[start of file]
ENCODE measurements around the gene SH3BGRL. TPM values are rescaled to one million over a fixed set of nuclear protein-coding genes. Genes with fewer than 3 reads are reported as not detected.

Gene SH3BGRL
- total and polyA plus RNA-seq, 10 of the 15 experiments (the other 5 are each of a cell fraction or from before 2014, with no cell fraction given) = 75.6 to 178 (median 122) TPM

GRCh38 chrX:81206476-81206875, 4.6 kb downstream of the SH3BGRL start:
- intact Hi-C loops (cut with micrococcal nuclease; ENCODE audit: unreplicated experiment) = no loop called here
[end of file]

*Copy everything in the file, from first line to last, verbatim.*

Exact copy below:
ENCODE measurements around the gene SH3BGRL. TPM values are rescaled to one million over a fixed set of nuclear protein-coding genes. Genes with fewer than 3 reads are reported as not detected.

Gene SH3BGRL
- total and polyA plus RNA-seq, 10 of the 15 experiments (the other 5 are each of a cell fraction or from before 2014, with no cell fraction given) = 75.6 to 178 (median 122) TPM

GRCh38 chrX:81206476-81206875, 4.6 kb downstream of the SH3BGRL start:
- intact Hi-C loops (cut with micrococcal nuclease; ENCODE audit: unreplicated experiment) = no loop called here